Flying blind on N. Korea

Two significant anniversaries are coming up in North Korea. One, on Thursday, marks a year since Kim Jong Un  became the youthful leader of the hermit state. The other, next Monday, is more important still — it is the anniversary of the birth of the country’s founder, Kim’s grandfather, Kim Il Sung.

Speculation is mounting in Washington that the North Korean military machine might launch an intermediate missile deployed on its east coast in the coming days in an anniversary show of might. A South Korean report that Pyongyang was preparing for a fourth nuclear test was denied on Monday, but while the dangers of a nuclear strike by North Korea remain remote, opportunities for a catastrophic miscalculation are in place. 

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We have seen this movie before, but this time it’s a horror movie in a region where conventional notions of nuclear deterrence do not apply. Politicians and North Korea experts have been warning for some time of the potential for miscalculation. Sen. John McCain (R-Ariz.) on CBS’s “Face The Nation” on Sunday noted that “more than once, wars have started by accident, and this is a very serious situation.” And Russian President Vladimir Putin himself yesterday urged everyone to calm down, saying there was a real risk of conflict that could make Chernobyl look like a “fairy tale.”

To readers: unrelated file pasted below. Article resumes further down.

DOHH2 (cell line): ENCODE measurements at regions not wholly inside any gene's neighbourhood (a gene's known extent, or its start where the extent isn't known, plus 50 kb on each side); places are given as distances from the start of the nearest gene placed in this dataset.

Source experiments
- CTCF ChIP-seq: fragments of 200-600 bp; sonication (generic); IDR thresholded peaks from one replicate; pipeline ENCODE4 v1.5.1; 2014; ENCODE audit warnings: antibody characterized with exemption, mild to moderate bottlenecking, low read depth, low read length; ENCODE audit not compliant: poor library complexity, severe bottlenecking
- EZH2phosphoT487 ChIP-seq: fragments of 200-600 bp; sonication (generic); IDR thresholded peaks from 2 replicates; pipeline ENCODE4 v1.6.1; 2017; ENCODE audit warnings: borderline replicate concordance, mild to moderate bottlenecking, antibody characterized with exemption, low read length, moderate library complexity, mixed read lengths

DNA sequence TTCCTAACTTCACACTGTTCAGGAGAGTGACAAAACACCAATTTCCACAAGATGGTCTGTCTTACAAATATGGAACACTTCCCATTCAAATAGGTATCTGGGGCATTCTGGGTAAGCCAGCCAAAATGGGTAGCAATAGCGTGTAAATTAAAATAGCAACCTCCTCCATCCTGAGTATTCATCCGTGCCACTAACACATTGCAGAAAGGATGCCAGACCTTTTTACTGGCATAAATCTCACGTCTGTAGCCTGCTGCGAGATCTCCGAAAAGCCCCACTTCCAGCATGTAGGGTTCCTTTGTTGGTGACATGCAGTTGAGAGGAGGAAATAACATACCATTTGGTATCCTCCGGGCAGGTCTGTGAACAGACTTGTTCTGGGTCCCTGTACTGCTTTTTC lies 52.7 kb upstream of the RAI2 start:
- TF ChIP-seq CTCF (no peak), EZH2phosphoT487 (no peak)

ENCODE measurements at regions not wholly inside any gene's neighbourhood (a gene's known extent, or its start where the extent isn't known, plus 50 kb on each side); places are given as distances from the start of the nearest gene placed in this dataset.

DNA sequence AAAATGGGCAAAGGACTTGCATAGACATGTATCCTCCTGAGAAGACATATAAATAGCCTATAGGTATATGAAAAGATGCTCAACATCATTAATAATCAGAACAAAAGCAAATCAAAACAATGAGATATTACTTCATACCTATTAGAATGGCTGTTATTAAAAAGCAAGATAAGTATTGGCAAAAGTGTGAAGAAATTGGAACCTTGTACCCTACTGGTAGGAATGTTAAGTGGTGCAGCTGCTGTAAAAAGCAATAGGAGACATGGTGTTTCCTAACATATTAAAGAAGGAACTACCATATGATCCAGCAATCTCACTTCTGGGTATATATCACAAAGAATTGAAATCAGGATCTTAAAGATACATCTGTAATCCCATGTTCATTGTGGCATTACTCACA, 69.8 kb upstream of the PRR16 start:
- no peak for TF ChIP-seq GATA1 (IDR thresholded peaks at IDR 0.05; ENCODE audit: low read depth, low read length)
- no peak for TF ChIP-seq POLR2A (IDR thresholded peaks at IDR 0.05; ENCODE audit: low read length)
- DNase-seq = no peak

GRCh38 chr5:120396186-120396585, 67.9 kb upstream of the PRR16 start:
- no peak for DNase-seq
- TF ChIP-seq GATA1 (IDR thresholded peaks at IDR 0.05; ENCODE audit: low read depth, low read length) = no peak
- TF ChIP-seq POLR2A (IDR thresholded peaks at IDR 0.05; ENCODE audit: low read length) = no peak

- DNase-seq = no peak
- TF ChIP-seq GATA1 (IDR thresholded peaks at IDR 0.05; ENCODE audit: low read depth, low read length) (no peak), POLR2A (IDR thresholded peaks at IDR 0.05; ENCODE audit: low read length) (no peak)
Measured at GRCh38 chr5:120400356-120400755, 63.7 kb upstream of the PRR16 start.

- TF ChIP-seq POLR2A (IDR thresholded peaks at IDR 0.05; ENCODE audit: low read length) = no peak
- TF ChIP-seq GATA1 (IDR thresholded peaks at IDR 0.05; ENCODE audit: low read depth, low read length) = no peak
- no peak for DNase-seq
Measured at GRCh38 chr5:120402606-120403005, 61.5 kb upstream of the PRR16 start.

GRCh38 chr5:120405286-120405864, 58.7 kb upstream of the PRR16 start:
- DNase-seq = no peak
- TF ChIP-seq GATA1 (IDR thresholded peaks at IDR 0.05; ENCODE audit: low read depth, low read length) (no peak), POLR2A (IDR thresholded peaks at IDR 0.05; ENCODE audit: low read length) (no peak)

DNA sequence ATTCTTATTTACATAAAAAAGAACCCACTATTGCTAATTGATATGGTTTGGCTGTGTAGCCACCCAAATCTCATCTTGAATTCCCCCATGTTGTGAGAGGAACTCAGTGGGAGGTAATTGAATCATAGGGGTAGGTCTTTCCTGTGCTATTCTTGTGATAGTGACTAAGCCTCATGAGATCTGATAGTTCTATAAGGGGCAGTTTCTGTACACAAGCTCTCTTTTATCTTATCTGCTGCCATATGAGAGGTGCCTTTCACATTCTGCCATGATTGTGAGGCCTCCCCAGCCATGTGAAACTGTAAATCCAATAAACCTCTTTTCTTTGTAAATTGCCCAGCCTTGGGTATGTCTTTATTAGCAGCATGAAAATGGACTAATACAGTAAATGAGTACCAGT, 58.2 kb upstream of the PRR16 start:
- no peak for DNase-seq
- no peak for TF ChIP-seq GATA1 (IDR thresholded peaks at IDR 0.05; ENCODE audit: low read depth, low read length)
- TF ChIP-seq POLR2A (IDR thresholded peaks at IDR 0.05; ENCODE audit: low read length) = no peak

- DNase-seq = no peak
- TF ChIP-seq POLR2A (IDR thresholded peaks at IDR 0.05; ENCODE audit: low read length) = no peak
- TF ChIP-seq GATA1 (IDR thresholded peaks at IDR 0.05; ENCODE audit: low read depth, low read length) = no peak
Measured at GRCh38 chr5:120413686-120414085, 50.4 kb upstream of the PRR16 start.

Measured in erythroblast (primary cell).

Yet this crisis is not new and features a glaring lack of serious mediators with name recognition. Who was the last American to meet Kim? Dennis Rodman. 

Adm. Mike Mullen made a frank comment about Iran before leaving his post as Joint Chiefs chairman. He acknowledged that “we are not talking to Iran, so we don’t understand each other. If something happens, it’s virtually assured that we won’t get it right, that there will be miscalculation.” And in that part of the world, such a scenario “would be extremely dangerous.”

He was talking about Iran, with which the United States does not have diplomatic relations, but he could also have been talking about North Korea.

We are flying blind on North Korea, which has shut down its emergency military hotline with the South and pulled out of its last remaining joint project with Seoul. It’s hard to know who’s running the show in Pyongyang, though former U.S. negotiator Chris Hill is convinced that Kim is a symbol and that the hard-line military calls the shots.

The Chinese actually do talk to the North Koreans, and, at last, seem to be losing patience with their client state. But while China might be cooperating with the U.S. on back-channel talks, its strategic interests on the peninsula do not coincide with those of Washington.

The U.S. reaction to the escalating tensions, set in motion by North Korea’s third nuclear test, which prompted China to back a U.N. resolution ordering harsher sanctions, has been firm and clear. The Obama administration is now taking pains to avoid mixed messages. The U.S. and allies are now trying to tamp down the tensions while taking military precautions. Defense Secretary Chuck Hagel has postponed a test of an intercontinental ballistic missile in order to avoid a “misperception.”

America needs to play the long game. Again, that’s Mullen’s stated view. He was talking about Iran, but he could have been talking about North Korea, too.

The administration should stick to its policy of “strategic patience,” but now is the time to be preparing to avert the next crisis in the most heavily armed corner of the globe. 

Penketh is a long-term foreign correspondent who writes on security issues from Paris. She is a contributor to The Hill’s Pundits Blog.